At the other end of the spectrum, if you want complete support, i.e. your doula frequently available pre-birth, during delivery, and postpartum care; this may cost up to $10,000. Again, this depending on their experience, location, and services rendered.

 

Don’t let cost dissuade you, whatever your budget is, you can the support you need if you spend the time looking.  

 

In conclusion

 

A doula can be one of your best sidekicks and assets during the birthing process.

 

They can provide much needed support, guidance on a range of topics from prenatal vitamins, surgery recovery nutrition, pain management, and breathing techniques, or just be a friendly voice and hand to hold while walking through the amazing life-changing journey of becoming a parent.

 

At least give it some thought and put in some research, even if budgets are tight, a doula’s service might be well worth the cost!

 

References:

 

Breedlove G. (2005). Perceptions of social support from pregnant and parenting teens using community ­based doulas. Journal of Perinatal Education, 14(3), 15–22 [PMC free article][PubMed]
 

Campbell D. A., Lake M. F., Falk M., & Backstrand J. R. (2006). A randomized control trial of continuous support in labor by a lay doula. Journal Obstetrics and Gynecologic Neonatal Nursing, 35(4), 456–464 [PubMed]
 

Deitrick L. M., & Draves P. R. (2008). Attitudes towards doula support during pregnancy by clients, doulas, and labor­ and ­delivery nurses: A case study from Tampa, Florida. Human Organization, 67(4), 397–406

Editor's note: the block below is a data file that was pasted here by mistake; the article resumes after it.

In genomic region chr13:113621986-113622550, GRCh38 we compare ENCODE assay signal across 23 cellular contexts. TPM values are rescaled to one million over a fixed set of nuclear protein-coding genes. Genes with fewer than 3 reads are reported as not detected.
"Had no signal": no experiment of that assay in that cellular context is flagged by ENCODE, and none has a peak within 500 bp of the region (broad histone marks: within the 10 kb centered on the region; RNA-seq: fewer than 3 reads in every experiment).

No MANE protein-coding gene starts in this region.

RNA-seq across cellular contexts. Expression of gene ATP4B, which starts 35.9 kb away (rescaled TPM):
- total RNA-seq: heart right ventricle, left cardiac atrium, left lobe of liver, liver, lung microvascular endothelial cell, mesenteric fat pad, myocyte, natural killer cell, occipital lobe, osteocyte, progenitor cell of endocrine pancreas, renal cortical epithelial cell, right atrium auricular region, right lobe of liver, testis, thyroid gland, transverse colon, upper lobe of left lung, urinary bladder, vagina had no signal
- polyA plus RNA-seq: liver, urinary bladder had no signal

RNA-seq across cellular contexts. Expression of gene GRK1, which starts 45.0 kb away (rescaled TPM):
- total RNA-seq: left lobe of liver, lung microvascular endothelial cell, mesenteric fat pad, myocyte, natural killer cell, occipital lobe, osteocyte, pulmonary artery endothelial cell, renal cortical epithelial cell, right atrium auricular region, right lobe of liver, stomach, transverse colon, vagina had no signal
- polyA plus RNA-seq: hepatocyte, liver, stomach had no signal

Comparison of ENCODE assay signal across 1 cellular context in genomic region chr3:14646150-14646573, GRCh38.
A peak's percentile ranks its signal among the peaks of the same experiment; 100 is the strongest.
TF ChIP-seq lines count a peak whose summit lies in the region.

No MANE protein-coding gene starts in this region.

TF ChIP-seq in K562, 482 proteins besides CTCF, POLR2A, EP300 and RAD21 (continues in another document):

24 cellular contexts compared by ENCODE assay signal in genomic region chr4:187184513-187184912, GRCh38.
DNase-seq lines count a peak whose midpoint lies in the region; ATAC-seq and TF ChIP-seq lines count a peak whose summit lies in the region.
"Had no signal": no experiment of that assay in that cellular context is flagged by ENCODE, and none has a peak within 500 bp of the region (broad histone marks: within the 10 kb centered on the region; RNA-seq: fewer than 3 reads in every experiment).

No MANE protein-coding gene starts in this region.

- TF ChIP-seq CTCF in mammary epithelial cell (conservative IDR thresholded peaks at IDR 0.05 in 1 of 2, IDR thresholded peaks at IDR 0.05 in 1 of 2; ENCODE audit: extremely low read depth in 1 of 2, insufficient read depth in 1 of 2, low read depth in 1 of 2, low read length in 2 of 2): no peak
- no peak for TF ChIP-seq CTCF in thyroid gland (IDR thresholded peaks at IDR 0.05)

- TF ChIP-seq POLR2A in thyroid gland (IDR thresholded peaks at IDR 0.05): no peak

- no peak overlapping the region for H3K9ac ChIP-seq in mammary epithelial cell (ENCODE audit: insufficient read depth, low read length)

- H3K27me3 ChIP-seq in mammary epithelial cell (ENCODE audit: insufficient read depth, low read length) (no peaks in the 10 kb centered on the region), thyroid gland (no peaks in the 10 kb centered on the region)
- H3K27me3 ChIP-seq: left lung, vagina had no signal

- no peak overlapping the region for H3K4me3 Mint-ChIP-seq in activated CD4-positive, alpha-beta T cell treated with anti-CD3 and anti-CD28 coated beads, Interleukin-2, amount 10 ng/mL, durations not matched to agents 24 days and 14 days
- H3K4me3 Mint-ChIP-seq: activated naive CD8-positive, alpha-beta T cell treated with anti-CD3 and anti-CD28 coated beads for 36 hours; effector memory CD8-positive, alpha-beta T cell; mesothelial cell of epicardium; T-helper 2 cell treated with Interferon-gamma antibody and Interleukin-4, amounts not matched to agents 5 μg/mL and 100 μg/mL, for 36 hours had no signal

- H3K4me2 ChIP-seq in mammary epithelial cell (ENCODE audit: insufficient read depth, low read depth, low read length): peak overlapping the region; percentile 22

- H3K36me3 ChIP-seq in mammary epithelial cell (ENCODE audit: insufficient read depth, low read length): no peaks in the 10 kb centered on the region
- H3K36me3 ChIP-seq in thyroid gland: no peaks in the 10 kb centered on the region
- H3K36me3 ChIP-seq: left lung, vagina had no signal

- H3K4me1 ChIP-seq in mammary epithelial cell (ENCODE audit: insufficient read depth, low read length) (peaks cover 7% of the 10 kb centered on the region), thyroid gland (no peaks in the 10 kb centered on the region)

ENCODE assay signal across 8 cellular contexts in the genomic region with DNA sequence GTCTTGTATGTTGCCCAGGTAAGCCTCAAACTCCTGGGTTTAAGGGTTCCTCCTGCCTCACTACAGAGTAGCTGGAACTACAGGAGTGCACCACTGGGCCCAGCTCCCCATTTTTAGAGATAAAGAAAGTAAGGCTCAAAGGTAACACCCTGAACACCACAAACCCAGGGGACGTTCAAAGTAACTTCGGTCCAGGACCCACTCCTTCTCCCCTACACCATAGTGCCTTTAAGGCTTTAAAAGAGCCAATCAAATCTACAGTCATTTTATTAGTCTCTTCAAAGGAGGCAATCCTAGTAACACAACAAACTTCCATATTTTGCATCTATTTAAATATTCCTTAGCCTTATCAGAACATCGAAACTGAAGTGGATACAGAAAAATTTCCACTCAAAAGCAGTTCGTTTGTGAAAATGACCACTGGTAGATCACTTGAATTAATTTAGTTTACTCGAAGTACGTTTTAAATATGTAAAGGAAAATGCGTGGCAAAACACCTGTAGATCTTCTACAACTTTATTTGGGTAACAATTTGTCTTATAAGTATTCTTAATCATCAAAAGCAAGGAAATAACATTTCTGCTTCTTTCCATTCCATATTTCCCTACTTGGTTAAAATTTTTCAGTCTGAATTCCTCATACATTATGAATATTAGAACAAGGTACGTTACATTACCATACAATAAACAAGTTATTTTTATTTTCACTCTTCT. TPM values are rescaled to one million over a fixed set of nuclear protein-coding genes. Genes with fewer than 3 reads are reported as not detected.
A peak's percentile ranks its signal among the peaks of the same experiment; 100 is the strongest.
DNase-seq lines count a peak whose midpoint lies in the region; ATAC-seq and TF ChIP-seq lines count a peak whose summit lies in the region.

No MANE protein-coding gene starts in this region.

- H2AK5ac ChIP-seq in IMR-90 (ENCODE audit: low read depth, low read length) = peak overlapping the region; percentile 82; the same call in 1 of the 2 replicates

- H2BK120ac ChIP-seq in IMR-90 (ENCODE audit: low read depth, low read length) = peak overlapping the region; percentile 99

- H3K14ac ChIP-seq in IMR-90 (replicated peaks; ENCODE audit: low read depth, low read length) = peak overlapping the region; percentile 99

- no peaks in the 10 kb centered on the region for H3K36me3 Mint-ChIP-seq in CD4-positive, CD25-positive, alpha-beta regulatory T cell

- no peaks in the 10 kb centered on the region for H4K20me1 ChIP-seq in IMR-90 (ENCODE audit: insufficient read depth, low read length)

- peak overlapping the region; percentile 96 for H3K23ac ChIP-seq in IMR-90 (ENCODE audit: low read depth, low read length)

Gilliland A. L. (2002). Beyond holding hands: The modern role of the professional doula.Journal Obstetrics and Gynecologic Neonatal Nursing, 31(6), 762–769 [PubMed]
 

Hazard C. J., Callister L. C., Birkhead A., & Nichols L. (2009). Hispanic labor friends initiative:Supporting vulnerable women. The American Journal of Maternal Child Nursing, 34(2), 115–121 [PubMed]
 

Ickovics J. R., Kershaw T. S., Westdahl C., Magriples U., Massey Z., Reynolds H., Rising S.H. (2007). Group prenatal care and perinatal outcomes—a randomized controlled trial. Obstetrics and Gynecology, 110(2), 330–339 [PMC free article][PubMed]
 

Koumouitzes­ Douvia J., & Carr C. A. (2006). Women’s perception of their doula support.Journal of Perinatal Education, 15(4), 34–40 [PMC free article][PubMed]
 

Lu M., & Lu J. (2007). Maternal nutrition and infant mortality in the context of relationality.Washington, DC: Joint Center for Policy and Economic Studies, Health Policy Institute
 

Meyer B., Arnold J., Pascali­ Bonaro D. (2001). Social support by doulas during labor and the early postpartum period. Hospital Physician, 37(9), 57–65
 

Rosen P. (2004). Supporting women in labor: Analysis of different types of caregivers. Journal of Midwifery Women’s Health, 49(1), 24–31 [PubMed]
 

Sakala C., Declercq E. R., & Corry M. P. (2002). Listening to mothers: The first national U.S.survey of women’s childbearing experiences. Journal of Obstetric, Gynecologic, and Neonatal Nursing, 31(6), 633–634 [PubMed]
 

Sauls D. J. (2002). Effects of labor support on mothers, babies, and birth outcomes. Journal of Obstetric, Gynecologic, and Neonatal Nursing, 31(6), 733–741 [PubMed]